Tattoo artist raises funds to donate 24 new bikes to N.B. newcomers

·2 min read
Some newcomers in Fredericton received new bikes on Saturday. (Gary Moore/CBC - image credit)
Some newcomers in Fredericton received new bikes on Saturday. (Gary Moore/CBC - image credit)

Getting around Fredericton is going to be easier for some newcomers thanks to a donation from a local tattoo artist.

Joey Saindon of Sacred Owl Tattoo delivered 24 brand new bikes to the Multicultural Association of Fredericton Saturday afternoon.

Saindon handed out the bikes to newcomers who recently moved to the province. Many had no means of transportation.

Katherine Cerrato, 24, was jumping with excitement after receiving her new bike. She was overwhelmed by Saindon's generosity.

"I want to cry because I never imagined the Canadians trying to help," she said, holding back tears.

Cerrato moved to Fredericton from Honduras in the early stages of the pandemic last year. She said she hasn't been able to get out and explore her new home.

She's thrilled to be able to go to new places on her bike.

"I always see the people go and travel," she said. "I want to go to the forest. I want to go to the lake."

Saindon raised just over $4,000 a couple weeks ago to purchase the bikes for the association. He held a contest at his studio for a free tattoo.

"You spend your childhood on a bike really, we did as kids," he said. "Thought it would be good to get the kids out of the house — it's good for mental health."

Joey Saindon raised more than $4,000 to purchase new bikes for newcomers in Fredericton.
Joey Saindon raised more than $4,000 to purchase new bikes for newcomers in Fredericton.(Gary Moore/CBC)

Saindon is humble about the donation, but was glad he got to meet the people receiving the bikes.

"It made me happy to see who they were going to," Saindon said.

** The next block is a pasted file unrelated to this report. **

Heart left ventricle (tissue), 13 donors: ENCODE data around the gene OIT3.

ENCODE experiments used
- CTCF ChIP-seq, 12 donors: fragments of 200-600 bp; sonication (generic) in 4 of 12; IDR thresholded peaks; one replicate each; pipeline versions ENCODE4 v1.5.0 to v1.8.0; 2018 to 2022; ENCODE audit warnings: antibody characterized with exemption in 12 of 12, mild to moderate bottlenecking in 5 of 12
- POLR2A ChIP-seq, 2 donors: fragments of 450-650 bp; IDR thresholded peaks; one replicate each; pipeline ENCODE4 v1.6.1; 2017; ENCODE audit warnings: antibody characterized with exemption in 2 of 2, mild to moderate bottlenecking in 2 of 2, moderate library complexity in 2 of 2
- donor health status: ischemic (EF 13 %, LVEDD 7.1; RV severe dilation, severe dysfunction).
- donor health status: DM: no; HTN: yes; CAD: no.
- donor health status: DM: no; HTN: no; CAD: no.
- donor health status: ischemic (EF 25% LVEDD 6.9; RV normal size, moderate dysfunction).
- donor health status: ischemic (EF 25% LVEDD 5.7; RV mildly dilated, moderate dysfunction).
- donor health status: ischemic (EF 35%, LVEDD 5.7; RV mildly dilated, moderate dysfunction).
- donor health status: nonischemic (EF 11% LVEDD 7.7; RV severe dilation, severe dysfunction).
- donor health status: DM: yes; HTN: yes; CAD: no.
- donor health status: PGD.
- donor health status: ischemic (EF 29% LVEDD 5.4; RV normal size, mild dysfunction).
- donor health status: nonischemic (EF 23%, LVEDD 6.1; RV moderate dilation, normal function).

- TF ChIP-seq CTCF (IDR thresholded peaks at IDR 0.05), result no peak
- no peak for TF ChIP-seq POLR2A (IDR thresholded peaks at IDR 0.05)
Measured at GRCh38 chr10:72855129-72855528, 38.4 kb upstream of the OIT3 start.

He had a heart attack about a year ago. He said the tattoo community pulled together to help him and his family at that stressful time.

"It just made me want to give back to the community more after seeing that," he said. "So that inspired me also."

Saindon also donated five bikes to the women's transition house through his fundraiser.

He had to go to multiple stores around the city to get the bikes because of a global shortage caused by the pandemic.

People receiving a new bike were given helmets, bike locks and a few safety lessons about riding a bike around the city.
People receiving a new bike were given helmets, bike locks and a few safety lessons about riding a bike around the city. (Gary Moore/CBC)

Before Saindon showed up with a pickup truck and trailer filled with bikes on Saturday, the recipients were getting a course in bicycle safety from the multicultural association.

Members also supplied helmets and locks to each person receiving a bike.

Ahmad Faisal Hussain moved to Fredericton from Syria in February. Through a translator, he expressed his happiness for Saindon's donation.

"It's a great feeling," he said, adding that he hasn't ridden a bike before and is looking forward to learning.